Neurocutaneous Melanosis Presenting as Cavernous Hemangioma Persistent Abdominal Pain

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Abstract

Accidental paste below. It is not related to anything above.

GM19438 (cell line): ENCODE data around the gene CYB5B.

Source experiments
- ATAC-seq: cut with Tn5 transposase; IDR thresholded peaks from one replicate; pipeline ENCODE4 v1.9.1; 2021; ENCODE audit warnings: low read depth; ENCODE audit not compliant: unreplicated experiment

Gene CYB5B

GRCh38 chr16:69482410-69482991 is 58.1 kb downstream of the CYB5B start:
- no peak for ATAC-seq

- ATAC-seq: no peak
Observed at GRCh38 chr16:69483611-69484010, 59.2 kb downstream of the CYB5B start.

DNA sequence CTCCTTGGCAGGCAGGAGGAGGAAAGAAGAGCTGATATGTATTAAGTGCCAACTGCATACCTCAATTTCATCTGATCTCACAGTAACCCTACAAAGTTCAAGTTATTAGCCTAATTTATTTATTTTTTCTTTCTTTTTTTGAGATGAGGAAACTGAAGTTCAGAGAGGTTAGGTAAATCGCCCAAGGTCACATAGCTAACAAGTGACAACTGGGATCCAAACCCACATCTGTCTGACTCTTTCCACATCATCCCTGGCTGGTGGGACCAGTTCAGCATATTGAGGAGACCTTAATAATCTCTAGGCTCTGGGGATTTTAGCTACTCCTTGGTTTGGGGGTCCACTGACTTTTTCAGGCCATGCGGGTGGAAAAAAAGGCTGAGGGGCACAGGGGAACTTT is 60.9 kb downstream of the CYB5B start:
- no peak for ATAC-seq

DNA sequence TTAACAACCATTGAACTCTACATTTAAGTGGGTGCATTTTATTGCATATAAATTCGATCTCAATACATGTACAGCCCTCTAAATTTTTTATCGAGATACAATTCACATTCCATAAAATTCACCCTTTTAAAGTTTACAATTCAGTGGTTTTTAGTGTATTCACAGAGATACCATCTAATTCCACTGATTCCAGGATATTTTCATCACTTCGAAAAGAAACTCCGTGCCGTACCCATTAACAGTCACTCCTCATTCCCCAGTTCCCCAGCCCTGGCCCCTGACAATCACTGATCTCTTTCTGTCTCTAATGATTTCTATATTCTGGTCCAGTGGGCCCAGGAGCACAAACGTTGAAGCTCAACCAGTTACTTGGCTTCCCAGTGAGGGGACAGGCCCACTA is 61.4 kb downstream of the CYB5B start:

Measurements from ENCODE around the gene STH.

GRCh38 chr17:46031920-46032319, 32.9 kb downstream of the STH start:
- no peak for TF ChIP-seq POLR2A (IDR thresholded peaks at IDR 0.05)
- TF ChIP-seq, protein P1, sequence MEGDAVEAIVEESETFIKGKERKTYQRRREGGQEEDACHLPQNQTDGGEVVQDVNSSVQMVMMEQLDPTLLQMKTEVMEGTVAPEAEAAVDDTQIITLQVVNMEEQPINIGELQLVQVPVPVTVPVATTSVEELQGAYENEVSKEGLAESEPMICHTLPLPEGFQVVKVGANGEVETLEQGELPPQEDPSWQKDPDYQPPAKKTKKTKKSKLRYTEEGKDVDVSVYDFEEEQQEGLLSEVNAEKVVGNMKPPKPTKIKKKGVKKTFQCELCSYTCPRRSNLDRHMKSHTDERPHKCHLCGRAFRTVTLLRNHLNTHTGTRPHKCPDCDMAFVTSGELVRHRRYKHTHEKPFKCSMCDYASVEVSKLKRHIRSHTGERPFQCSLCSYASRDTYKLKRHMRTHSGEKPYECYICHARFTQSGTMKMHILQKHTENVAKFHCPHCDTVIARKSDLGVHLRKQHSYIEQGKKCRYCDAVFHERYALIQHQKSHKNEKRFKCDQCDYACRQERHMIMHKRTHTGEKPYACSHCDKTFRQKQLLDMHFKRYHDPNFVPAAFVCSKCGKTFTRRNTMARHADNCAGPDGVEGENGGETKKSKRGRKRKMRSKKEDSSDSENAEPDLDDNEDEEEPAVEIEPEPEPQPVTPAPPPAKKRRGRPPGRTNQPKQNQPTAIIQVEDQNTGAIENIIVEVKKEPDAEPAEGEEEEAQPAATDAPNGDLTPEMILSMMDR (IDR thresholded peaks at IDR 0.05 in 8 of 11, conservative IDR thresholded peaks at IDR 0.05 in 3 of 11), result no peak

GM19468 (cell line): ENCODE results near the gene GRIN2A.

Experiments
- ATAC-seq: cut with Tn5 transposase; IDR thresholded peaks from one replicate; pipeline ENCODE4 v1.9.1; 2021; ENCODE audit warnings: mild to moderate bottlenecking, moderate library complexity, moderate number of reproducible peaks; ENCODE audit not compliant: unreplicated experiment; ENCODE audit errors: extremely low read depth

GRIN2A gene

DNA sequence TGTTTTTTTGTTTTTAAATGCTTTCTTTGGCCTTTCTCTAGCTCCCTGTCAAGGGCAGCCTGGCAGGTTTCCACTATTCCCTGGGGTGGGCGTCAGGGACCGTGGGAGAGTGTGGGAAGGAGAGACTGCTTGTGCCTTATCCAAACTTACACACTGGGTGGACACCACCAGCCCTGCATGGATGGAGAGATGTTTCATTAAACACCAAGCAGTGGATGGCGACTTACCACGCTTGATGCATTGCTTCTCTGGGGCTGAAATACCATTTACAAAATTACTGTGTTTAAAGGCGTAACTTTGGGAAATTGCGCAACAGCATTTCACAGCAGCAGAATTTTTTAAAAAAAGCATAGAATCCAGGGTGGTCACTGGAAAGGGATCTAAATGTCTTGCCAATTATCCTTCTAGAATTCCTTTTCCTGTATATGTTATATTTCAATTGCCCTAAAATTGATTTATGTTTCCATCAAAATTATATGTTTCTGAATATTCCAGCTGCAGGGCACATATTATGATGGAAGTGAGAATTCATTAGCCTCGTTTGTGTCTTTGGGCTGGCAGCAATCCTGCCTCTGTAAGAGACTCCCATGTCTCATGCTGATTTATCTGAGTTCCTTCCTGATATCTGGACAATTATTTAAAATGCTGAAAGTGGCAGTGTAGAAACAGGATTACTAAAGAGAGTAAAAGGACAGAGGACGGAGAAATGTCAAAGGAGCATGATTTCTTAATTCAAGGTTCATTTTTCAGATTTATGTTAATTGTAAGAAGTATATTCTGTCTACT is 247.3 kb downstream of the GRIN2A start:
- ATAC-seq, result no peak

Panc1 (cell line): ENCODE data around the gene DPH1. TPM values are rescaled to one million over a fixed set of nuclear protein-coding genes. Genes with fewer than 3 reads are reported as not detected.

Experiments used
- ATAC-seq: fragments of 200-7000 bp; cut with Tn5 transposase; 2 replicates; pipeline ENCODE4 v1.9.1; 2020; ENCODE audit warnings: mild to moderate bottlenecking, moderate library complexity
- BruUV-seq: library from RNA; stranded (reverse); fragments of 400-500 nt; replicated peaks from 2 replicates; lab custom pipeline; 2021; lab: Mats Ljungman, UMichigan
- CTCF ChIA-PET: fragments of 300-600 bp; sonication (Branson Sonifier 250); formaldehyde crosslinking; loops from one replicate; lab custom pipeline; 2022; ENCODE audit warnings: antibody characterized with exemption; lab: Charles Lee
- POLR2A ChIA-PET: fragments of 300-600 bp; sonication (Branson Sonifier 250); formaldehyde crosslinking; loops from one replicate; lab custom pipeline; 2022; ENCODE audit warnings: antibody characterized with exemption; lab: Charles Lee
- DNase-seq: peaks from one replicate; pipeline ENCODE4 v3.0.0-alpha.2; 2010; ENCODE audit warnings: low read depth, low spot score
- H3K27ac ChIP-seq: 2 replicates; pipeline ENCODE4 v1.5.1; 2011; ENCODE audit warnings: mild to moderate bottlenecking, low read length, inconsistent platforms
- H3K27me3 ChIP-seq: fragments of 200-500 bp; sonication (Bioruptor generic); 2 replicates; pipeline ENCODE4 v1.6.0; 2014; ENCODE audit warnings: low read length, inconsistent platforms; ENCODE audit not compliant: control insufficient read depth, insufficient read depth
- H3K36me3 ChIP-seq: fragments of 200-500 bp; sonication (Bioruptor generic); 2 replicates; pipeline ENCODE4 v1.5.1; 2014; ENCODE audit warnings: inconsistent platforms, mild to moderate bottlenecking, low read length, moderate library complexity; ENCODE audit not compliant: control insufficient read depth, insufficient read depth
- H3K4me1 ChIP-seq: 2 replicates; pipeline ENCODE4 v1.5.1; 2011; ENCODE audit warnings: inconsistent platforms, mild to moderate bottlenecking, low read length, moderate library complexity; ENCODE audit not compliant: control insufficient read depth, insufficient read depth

Neurocutaneous melanosis (NCM) is a rare congenital syndrome characterized by the presence of multiple congenital melanocytic nevi and the proliferation of melanocytes in the central nervous system. The authors present a 9-year-old Chinese boy whose clinical manifestations are intermittent headache for 2 months and persistent abdominal pain for 10 days. 3D-reconstruction computed tomography angiography image, digital subtraction angiography, and magnetic resonance imaging plus angiography (MRI+MRA) examinations results suggested that cavernoma at left frontal lobe potentially associated with hemorrhage. In addition, miliary abnormal signals were widely scattered on MRA image so that other malignant metastatic diseases cannot be ruled out. GI physical examination had not any abnormal findings, antispasmodic drugs were ineffective but antiepilepsy drugs were effective to abdominal pain. In surgery, no cavernoma was noticed but an accumulation of densely melanocytic mass located at the lesion on radiology images. The lesions spread along with perivascular of sylvian veins and leptomeningeal. Pathology investigation demonstrated brain metastatic malignant melanoma associated with hemosiderosis. The lesion of brain parenchyma was totally removed but the spread lesions could not be treated with surgery. Adjuvant radiotherapy was performed but failed to control the malignant development, still the patient died in 3 months postinitial operation. The authors conclude that abdominal pain was a manifestation of epilepsy related to the frontal lobe lesion. Neurocutaneous melanosis is a rare disease, brain metastases result in abdominal pain is rare even more, and it is worth the attention of clinicians.

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